How can I possibly advise you unless you make up your mind what weather it is you want to know about?

Which particular documentation are we referring to? I've read the new_weather.txt file in the SDK (both of them).

And you completely missed the whole section on the offset area you are trying to use? Incredible! :-( Here, please note the parts I highlight in RED:

CC00-CFFF (Area 3): Weather reading area [NOTE IMPORTANT CHANGES HERE in FSUIPC >= 3.50)

========================================

This is the most complex area to use, because it can provide the complete weather structure for any known weather station given its ICAO. Since the data has to be read, on request, and be made available for a time so that the application can actually read it all, an interlocking mechanism is provided to prevent another application from trying to read a new location within a reasonable time.

The procedure is as follows:

1. The application generates a "signature", any 32-bit pseudo-random number. It will use this as its temporary access key into this area.

2. Each time it wants to read weather for a station, it writes the signature to the ulSignature field and the ICAO to the chICAO field, AT THE SAME TIME -- i.e. a write of 8 bytes altogether*. If it wants to read the weather at a specific location instead, not at a station, then the ICAO code should be set instead to 4 spaces (" ") and the Latitude and Longitude fields should be written at the same time as the signature and this blank ICAO code. That makes a total of 28 bytes written (the dynamics and spare fields can be set zero. they are ignored).*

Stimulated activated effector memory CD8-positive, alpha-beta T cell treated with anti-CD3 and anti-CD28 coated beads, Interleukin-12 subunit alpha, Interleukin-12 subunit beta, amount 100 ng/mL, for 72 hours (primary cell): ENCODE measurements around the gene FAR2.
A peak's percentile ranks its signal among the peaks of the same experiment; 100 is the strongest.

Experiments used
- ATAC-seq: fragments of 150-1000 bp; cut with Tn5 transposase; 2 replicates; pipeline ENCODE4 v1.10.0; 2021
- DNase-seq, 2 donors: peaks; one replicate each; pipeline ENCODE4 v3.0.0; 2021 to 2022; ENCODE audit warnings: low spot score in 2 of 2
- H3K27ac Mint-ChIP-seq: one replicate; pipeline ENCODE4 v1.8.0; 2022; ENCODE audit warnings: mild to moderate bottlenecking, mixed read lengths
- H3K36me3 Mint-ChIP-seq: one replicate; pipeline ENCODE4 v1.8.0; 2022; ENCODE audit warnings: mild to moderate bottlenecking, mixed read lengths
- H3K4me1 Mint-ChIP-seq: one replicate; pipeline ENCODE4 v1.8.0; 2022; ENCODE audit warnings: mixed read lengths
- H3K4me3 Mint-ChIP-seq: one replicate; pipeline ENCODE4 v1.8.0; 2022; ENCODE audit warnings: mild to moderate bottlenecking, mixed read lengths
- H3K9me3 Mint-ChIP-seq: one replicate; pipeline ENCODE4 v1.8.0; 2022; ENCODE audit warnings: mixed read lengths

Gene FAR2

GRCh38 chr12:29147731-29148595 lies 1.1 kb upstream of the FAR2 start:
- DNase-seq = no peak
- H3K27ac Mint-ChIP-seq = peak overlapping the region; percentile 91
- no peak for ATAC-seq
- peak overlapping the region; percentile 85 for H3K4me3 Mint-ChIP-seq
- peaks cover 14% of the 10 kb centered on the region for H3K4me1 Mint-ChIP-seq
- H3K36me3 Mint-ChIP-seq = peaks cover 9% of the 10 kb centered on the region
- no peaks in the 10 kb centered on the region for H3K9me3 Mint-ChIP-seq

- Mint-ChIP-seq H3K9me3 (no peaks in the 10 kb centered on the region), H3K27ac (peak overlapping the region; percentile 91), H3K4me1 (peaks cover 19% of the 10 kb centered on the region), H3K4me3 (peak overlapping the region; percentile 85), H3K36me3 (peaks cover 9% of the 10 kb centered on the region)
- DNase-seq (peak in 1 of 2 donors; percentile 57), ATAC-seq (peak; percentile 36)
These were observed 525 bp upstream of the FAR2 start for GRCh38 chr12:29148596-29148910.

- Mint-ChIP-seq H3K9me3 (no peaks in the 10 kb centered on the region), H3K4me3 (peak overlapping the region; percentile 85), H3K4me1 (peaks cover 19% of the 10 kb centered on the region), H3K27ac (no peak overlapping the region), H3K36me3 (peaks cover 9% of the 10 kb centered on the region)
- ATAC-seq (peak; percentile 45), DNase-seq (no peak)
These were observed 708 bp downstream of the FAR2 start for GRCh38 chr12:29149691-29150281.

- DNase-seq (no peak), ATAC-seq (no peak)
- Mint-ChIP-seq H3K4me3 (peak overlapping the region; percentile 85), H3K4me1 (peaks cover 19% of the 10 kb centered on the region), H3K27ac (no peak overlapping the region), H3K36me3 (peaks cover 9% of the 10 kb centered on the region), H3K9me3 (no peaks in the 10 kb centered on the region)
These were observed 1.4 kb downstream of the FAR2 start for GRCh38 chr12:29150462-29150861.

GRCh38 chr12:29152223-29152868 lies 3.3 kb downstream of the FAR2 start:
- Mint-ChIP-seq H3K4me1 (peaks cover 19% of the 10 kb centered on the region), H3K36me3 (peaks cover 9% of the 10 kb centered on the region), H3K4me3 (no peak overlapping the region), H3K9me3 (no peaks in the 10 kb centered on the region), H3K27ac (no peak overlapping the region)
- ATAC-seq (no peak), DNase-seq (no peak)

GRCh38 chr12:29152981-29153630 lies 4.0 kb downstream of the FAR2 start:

* You can write them with separate writes provided that (a) they are in the same FSUIPC_Process call, and (b) the writing of the Signature comes after the writing of the ICAO or Lat+Lon.

3. If the area is free (signature is zero) or this signature is the same as the last one written, then this access works, and FSUIPC obtains the requested weather. If, however, the signature does not match and someone else is reading the weather here, this write will be discarded and the weather already being read will continue to be updated.